Karl Slym indicates the need for Tata Motors to change strategy

Tata Motors, leading automobile manufacturers in India have been seeing lower market share. Karl Slym, MD, has stated the urgent need for Tata Motors to alter their strategy where sales of passenger vehicles is concerned.

Karl Slym indicates the need for Tata Motors to change strategySegments wherein the company does not have any products, are booming and hence the need to alter the product launch strategy on a war footing. Slym, Managing Director of Tata Motors has called for new products, new features and new launches, which he feels is an urgent need to revive market share.

Slym has advocated certain short, medium and long term measures to address these problems, reports ET. In short term strategies, mild changes are called for, while new products and portfolio revision will be the long term changes that Tata Motors will be concentrating on.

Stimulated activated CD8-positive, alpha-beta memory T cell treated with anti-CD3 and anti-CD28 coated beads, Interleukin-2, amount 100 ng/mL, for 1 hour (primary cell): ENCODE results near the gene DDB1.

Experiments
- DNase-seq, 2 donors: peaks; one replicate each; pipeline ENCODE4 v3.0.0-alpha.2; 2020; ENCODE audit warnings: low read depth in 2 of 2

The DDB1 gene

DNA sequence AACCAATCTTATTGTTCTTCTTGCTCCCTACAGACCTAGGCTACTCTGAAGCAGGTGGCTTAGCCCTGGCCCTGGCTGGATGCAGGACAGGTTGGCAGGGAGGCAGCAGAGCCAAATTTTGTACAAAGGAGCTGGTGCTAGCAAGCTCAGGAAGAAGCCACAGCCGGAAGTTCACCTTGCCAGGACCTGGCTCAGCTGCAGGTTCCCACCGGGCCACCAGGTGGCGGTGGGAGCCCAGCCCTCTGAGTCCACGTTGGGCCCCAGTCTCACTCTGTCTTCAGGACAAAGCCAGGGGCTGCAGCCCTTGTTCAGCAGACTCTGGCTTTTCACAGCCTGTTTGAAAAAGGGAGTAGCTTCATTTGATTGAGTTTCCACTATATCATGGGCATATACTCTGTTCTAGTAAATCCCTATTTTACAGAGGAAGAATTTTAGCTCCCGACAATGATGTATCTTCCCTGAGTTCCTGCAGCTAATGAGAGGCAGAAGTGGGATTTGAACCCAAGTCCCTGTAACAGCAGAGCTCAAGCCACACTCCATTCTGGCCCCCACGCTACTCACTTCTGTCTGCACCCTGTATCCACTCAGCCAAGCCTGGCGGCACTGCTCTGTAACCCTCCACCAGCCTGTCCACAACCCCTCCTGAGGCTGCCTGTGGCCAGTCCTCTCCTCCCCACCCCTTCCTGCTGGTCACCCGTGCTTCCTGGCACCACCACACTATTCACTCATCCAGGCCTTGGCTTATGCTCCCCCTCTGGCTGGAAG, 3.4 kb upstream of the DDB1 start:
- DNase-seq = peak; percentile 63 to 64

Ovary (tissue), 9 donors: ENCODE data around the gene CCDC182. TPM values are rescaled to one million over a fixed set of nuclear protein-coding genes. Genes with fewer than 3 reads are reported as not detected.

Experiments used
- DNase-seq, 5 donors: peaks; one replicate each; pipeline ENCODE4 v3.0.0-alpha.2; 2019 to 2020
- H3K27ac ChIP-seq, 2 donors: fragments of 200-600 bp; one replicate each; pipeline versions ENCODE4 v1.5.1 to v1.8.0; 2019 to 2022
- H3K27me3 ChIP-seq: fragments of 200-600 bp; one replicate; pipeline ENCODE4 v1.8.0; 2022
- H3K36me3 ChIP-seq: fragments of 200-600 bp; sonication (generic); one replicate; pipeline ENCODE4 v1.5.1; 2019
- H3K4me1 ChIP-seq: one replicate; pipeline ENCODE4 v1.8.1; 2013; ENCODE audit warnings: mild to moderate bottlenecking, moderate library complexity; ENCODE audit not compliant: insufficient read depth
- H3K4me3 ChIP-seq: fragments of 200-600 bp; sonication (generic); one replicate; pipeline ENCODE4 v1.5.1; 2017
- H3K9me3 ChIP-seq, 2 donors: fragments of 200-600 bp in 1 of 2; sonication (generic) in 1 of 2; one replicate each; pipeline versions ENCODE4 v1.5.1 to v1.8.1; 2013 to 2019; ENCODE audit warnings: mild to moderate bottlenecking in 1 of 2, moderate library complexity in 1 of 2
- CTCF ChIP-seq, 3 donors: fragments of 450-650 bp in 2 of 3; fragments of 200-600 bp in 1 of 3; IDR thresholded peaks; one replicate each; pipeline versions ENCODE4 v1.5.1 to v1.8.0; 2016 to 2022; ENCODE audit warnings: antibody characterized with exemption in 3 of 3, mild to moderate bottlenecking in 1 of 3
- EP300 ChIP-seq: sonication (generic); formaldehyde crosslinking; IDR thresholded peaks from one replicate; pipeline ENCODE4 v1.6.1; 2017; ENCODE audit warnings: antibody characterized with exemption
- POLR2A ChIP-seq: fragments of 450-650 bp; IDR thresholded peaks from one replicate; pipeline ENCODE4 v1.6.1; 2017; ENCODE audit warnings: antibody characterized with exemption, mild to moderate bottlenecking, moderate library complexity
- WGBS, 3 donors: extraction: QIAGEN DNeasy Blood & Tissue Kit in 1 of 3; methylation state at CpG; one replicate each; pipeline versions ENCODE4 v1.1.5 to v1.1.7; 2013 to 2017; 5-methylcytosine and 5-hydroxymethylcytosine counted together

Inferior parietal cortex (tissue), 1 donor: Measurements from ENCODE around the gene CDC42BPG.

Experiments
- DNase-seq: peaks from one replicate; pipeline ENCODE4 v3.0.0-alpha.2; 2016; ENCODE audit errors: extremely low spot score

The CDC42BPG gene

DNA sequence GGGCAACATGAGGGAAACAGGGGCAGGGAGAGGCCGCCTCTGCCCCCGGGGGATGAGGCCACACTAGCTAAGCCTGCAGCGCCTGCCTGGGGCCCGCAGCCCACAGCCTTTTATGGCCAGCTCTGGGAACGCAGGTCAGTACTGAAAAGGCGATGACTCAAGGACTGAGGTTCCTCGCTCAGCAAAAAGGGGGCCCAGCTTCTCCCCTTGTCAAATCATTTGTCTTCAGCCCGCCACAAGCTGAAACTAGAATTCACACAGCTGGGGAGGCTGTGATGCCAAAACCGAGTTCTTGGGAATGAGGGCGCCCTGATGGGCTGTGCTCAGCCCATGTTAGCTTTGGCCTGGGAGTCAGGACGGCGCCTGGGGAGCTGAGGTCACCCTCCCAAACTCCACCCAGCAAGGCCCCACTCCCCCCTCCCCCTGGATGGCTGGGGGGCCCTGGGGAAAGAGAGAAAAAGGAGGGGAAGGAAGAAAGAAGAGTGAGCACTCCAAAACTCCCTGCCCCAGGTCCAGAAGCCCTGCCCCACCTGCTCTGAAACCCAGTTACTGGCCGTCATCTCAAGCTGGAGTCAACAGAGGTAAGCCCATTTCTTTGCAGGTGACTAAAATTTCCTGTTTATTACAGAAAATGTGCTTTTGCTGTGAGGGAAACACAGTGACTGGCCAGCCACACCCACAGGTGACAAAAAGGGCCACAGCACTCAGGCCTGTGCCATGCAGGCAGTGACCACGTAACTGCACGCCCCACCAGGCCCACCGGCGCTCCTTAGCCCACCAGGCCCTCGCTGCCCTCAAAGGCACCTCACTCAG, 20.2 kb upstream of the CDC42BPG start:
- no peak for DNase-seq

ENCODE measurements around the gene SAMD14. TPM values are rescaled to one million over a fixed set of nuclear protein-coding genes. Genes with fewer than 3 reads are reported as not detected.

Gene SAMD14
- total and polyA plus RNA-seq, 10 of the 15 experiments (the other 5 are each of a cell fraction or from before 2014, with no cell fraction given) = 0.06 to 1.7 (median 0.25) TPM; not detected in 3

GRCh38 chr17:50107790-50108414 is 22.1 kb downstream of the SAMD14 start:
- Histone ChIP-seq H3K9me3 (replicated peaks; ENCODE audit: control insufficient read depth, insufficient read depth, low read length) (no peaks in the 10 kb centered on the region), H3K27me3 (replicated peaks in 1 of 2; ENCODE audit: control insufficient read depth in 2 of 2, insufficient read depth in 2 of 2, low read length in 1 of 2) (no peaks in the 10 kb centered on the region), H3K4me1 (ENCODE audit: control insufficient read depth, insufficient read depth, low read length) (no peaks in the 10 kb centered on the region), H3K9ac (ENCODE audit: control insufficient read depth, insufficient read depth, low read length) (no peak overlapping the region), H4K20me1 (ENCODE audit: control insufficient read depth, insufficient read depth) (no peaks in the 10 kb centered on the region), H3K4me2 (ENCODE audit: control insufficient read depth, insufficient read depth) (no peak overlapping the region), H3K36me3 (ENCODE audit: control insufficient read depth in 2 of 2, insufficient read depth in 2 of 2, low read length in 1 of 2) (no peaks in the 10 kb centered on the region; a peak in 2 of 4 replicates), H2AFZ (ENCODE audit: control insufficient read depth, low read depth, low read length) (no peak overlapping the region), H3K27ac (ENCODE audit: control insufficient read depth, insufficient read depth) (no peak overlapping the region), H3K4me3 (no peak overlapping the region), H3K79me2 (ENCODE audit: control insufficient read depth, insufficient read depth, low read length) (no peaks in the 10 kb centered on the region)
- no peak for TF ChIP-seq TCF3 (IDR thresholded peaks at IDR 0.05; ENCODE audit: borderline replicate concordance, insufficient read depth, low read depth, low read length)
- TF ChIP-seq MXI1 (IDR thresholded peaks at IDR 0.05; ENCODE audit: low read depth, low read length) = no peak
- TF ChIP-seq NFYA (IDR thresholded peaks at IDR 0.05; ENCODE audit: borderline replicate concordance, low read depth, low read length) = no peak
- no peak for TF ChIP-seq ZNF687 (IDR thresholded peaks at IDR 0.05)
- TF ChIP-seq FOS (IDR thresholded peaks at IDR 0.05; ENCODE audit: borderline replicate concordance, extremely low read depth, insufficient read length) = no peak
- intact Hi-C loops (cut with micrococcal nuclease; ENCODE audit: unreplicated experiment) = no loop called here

Tata Motors has a strong market share where their commercial vehicle segment is concerned, currently standing at 62% but it is in the passenger segment that major modifications are required. Tata Nano was expected to generate 20,000 unit sales every month when it was launched, but they are now down to just 3k units a month (last 6 months average). Tata’s Sanand facility is filled with unsold Nano cars while production is down to just 10% of original capacity.

Slym has also slammed the Government on the recent excise duty hike where SUVs are concerned. Slym took charge of Tata Motors in September 2012 and in the past six months he has made major changes in the organization. The old management committee has been replaced by a more energetic committee consisting of 8 persons.

These consist of Ranjit Yadav as Passenger Car Head, Tim Leverton as Engineering Head, while heads of quality, purchase, finance and HR are headed by Satish Borwankar, Venkatram Mamillapalle, C Ramakrishnan and Prabir Jha respectively. This structure has been altered to the extent that each factory will now have an exclusive head for quality and purchase and one head for quality and sourcing, each of whom will report directly to Slym. By this way, he hopes that decision making will be faster and smarter while quality will be of the highest standards.